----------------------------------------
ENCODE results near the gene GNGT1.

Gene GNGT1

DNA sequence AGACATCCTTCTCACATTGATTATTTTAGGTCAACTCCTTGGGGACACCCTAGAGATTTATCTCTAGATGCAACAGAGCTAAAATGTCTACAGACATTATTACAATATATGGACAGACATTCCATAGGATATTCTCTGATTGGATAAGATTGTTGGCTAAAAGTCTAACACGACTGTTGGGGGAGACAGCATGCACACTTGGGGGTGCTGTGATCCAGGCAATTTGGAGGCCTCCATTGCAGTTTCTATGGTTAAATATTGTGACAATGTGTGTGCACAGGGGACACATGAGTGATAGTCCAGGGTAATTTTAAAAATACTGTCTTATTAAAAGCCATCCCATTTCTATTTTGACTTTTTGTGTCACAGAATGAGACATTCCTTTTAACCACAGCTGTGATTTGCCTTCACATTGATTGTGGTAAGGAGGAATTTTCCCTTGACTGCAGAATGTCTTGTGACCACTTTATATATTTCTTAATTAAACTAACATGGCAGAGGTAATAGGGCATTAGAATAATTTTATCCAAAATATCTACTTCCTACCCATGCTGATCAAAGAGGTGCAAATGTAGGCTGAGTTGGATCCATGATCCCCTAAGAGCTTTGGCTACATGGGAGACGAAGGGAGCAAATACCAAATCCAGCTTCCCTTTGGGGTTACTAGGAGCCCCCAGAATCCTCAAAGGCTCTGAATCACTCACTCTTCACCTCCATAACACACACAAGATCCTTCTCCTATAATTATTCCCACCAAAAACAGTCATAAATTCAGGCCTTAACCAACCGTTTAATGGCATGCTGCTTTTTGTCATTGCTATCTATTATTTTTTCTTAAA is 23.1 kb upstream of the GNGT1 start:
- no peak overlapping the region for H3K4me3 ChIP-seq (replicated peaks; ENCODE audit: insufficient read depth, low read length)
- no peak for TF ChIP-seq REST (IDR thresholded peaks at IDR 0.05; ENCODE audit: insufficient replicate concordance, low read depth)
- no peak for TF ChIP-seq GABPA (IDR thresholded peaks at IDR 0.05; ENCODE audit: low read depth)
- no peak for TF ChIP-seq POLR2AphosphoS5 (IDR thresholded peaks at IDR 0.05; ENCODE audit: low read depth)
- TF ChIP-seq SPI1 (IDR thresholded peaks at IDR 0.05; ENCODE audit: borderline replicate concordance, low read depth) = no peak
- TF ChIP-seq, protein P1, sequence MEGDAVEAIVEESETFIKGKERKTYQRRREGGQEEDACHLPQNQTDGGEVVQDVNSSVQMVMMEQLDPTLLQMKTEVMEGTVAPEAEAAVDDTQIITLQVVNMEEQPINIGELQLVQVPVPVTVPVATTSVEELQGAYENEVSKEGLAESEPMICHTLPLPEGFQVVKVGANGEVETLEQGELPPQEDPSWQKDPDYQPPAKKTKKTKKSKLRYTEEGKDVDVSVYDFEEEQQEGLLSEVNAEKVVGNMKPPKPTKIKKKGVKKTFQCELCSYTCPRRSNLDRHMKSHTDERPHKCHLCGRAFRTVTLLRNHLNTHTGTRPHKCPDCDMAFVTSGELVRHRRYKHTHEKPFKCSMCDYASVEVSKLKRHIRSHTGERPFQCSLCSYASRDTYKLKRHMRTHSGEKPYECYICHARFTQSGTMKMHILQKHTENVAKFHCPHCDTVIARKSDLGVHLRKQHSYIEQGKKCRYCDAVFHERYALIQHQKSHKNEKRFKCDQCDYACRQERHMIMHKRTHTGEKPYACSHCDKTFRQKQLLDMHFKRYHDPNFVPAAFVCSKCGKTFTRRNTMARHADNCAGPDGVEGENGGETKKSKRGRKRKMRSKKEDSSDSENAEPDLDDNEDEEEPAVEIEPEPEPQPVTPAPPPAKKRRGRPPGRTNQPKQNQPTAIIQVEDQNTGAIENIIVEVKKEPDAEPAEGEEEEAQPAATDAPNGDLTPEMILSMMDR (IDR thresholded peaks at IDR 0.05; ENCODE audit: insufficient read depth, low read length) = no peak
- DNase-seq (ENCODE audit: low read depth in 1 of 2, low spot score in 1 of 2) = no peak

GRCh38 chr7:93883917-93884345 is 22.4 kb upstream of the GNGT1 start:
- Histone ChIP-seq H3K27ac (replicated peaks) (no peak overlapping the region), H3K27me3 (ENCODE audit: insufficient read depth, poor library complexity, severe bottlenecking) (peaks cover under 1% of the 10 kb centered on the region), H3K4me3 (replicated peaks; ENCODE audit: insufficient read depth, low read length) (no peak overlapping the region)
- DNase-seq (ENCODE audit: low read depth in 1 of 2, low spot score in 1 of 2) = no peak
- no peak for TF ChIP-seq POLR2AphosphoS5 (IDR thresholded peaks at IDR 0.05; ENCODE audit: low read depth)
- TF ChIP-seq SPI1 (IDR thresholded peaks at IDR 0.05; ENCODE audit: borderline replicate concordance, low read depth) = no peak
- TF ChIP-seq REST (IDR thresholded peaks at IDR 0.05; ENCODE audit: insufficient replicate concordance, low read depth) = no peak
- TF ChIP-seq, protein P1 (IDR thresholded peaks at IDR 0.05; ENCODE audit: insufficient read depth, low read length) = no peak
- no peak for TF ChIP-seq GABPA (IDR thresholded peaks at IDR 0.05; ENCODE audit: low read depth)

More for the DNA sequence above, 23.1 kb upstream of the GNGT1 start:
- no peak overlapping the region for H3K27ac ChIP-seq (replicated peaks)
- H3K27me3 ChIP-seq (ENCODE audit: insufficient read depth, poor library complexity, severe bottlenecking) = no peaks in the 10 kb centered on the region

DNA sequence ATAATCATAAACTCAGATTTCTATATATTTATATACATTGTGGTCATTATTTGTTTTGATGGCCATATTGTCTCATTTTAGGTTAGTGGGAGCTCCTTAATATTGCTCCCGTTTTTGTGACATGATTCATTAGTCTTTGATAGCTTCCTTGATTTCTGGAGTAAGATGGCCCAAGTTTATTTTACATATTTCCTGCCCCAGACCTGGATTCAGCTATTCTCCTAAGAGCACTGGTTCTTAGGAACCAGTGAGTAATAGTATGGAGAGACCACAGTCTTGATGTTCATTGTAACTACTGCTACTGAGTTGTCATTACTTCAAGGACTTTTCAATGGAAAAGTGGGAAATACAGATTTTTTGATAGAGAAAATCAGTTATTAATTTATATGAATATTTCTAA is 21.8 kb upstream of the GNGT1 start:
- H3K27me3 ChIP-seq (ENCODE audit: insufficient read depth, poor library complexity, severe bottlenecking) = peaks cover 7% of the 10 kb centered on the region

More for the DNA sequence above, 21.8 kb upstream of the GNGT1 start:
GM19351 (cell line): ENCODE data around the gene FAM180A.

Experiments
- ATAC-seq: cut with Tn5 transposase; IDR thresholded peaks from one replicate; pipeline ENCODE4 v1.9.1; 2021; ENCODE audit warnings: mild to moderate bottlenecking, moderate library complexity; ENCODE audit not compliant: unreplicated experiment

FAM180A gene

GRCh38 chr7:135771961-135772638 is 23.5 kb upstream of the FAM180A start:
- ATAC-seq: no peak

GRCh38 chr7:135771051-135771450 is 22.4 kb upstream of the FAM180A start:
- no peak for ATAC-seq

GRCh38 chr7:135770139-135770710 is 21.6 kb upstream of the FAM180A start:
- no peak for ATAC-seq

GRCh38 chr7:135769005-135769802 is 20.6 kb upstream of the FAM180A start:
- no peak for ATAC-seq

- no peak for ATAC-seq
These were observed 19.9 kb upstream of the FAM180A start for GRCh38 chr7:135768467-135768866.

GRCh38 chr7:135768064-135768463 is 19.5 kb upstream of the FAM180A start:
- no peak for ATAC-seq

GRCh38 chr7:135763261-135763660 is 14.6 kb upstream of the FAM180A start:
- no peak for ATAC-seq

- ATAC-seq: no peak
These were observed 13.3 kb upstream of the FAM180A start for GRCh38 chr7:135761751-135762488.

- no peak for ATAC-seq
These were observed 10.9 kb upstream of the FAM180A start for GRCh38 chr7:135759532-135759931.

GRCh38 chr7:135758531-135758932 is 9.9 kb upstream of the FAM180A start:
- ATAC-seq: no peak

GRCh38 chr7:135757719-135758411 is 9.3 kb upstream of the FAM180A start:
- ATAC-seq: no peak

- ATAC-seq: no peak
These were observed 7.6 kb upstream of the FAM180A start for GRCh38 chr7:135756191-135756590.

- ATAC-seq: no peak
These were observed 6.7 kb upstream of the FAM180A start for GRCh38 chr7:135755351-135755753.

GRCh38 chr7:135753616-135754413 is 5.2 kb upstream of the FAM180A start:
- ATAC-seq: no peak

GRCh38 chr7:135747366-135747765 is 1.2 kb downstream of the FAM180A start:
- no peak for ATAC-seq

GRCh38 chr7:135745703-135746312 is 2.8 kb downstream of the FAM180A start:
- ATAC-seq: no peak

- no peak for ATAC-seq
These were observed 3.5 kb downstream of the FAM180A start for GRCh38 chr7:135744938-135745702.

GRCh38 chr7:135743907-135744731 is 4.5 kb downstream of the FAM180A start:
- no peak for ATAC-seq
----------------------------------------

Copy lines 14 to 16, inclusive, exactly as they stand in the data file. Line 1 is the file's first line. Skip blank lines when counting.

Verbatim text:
- no peak for TF ChIP-seq POLR2AphosphoS5 (IDR thresholded peaks at IDR 0.05; ENCODE audit: low read depth)
- TF ChIP-seq SPI1 (IDR thresholded peaks at IDR 0.05; ENCODE audit: borderline replicate concordance, low read depth) = no peak
- TF ChIP-seq REST (IDR thresholded peaks at IDR 0.05; ENCODE audit: insufficient replicate concordance, low read depth) = no peak